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Department of Statistics


Department of Statistics
Columbia House
London School of Economics
Houghton Street


Online query form


BSc Queries

+44 (0)20 7955 7650


MSc Queries

+44 (0)20 7955 6879 

MSc Frequently Asked Questions


MPhil/PhD Queries

+44 (0)20 7955 7511









Welcome to the Department of Statistics at the London School of Economics & Political Science. The department enjoys a vibrant research environment and offers a comprehensive programme of undergraduate and postgraduate degrees in Statistics.
The department offers degree courses at undergraduate, taught postgraduate and research level.

Undergraduate programmes offer an opportunity to build on your mathematical skills and apply them to areas such as insurance, banking, finance and statistics.

The MSc programmes provide students with intensive training in statistics applicable to the social sciences, econometrics, finance and insurance.

The department welcomes applications for the MPhil/PhD in Statistics from suitably qualified candidates. Full details of departmental research interests are available on our Research pages.
Undergraduate (BSc)

The department has three undergraduate degrees that involve the applications of statistics to the social sciences and include a range of statistical and mathematical subjects.

BSc in Actuarial Science
BSc in Business Mathematics and Statistics
BSc in Statistics with Finance
Postgraduate Taught (MSc)

Our taught postgraduate courses are based around lectures, with problem classes and computer workshops. Most courses are assessed by a two-hour exam, either mid-term or in the summer term, although some contain an element of course work.

The MSc in Statistics provides students with intensive training in statistics applicable to the social sciences, econometrics and finance. The aim of the programme is to foster an interest in applied statistics and equip students for work as professional statisticians.

The MSc also provides an opportunity to study specialist courses in related disciplines. There are excellent prospects for employment and further study for our graduates. Former MSc in Statistics students have taken up positions in consulting firms, banks and in the public sector where there is a shortage of well-qualified statisticians. Many go on to take higher degrees.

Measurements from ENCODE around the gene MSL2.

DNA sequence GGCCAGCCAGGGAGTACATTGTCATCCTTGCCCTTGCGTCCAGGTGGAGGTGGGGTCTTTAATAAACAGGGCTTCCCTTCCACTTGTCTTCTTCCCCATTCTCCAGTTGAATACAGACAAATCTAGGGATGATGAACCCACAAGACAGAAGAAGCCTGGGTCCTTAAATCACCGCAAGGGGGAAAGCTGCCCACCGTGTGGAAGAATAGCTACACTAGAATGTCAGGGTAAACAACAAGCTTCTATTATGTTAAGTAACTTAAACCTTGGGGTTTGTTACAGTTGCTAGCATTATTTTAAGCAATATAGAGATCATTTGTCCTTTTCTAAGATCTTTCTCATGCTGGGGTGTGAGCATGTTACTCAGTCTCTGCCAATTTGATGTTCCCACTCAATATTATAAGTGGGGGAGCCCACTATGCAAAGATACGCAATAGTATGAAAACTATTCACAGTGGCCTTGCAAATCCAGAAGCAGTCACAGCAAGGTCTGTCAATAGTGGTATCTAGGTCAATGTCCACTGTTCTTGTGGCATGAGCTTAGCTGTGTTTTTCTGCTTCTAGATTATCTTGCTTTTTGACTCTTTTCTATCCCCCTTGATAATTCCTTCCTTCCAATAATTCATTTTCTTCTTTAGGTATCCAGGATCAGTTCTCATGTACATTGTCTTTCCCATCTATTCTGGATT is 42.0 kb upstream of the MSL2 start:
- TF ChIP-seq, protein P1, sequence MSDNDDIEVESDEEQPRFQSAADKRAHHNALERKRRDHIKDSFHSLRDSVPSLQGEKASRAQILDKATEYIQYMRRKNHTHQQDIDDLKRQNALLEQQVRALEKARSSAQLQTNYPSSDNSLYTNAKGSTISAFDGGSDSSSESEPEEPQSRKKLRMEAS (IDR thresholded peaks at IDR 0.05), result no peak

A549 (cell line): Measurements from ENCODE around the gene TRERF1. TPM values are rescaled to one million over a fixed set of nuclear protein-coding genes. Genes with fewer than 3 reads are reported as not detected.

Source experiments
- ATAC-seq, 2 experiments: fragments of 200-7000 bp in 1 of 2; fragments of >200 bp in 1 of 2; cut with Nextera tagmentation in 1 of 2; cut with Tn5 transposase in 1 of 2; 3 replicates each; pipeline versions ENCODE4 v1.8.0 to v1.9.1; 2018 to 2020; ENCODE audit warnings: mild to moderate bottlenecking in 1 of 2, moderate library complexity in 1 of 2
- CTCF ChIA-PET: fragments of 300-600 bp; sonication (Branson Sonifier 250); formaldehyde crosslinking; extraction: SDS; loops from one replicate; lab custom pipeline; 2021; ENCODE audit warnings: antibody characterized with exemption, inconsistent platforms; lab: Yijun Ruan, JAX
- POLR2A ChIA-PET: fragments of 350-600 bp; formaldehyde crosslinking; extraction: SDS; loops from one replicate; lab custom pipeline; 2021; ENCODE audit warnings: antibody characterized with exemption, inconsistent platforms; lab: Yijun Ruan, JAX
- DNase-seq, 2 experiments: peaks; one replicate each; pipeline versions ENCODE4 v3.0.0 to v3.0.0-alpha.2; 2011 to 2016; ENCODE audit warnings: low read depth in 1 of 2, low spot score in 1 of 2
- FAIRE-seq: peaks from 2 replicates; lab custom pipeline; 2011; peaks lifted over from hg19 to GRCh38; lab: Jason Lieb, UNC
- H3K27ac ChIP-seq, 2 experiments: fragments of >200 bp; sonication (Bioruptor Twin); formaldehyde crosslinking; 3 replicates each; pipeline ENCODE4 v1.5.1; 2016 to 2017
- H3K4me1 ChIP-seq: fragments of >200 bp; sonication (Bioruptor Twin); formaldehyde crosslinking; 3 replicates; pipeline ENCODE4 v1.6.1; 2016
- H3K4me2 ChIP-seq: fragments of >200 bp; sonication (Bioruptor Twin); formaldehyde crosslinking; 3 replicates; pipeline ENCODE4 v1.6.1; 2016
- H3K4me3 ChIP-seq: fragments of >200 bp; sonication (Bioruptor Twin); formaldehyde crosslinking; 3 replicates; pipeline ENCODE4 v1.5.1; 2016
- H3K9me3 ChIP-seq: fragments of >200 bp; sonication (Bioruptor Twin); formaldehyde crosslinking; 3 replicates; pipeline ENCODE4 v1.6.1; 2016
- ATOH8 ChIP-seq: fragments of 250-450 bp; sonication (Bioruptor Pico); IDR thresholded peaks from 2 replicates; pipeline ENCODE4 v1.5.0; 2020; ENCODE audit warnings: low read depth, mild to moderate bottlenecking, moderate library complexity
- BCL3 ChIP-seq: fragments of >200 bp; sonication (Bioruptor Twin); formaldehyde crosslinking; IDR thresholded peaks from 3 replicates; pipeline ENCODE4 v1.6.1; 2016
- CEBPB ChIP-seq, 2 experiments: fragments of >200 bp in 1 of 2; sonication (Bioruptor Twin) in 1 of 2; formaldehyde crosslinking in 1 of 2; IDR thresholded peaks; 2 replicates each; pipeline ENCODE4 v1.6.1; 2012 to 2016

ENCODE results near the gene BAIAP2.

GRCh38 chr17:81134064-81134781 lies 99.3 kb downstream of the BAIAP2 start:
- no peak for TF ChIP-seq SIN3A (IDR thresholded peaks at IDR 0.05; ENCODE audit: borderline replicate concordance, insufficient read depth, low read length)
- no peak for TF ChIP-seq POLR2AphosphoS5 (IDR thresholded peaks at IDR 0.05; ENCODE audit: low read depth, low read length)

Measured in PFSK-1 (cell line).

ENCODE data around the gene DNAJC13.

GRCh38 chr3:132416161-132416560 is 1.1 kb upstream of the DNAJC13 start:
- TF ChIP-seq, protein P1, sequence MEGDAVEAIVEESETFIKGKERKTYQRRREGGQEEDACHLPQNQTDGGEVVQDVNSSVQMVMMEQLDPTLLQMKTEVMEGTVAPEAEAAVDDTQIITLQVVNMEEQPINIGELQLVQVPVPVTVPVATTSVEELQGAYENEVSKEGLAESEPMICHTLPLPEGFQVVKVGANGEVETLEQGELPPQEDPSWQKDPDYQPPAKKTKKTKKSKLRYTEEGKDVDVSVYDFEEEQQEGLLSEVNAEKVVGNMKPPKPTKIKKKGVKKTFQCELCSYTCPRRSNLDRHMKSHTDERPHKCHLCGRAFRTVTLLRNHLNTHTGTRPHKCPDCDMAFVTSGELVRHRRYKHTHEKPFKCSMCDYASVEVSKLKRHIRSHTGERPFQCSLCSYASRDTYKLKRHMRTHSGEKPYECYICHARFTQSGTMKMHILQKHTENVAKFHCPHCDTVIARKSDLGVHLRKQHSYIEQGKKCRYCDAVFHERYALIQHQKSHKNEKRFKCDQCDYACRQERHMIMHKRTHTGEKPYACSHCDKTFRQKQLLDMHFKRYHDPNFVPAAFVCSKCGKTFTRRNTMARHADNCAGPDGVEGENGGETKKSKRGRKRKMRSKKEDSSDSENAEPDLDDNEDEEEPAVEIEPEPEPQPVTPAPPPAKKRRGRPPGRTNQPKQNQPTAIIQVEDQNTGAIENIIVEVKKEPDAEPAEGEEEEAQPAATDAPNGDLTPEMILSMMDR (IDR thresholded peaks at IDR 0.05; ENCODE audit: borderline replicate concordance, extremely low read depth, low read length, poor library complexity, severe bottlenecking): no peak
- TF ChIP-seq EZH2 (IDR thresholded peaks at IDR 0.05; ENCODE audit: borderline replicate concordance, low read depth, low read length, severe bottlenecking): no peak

The research branch of the Statistics programme is open to students wishing to take the dissertation option.

The Financial Statistics stream of the MSc Statistics programme is mainly intended for students wishing to pursue careers in the finance industry or as a stepping stone towards PhD study in statistics for finance.

Students will receive a thorough grounding in the theory and methods of statistical inference and the statistical analysis of time series, as well as a selection of important concepts in statistical finance, such as financial time series, asset pricing and portfolio choice, and some aspects of continuous-time finance. Students will also learn to code in the R statistical computing environment. Optional modules from the Statistics, Finance and Economics departments (among others) are available.

The research branch of the Financial Statistics programme is open to students wishing to take the dissertation option.

Risk is present in virtually every aspect of human activity and affects the individual and family, the small enterprise, the corporation, the public sector and government. Stochastics, which covers the mathematical theories of probability, statistics and decision-making under uncertainty, is the core discipline for the measurement and management of risk.

The MSc in Risk and Stochastics, conducted by internationally renowned experts, offers in-depth instruction in advanced mathematical risk theory and its ramifications in insurance and finance. The course builds on the successful BSc in Actuarial Science within the Department of Statistics at the London School of Economics and Political Science. It is well supported by the School in terms of staff and administration and has been allocated the highest priority by the department. It draws on world-class research in modern actuarial and financial mathematics within the department.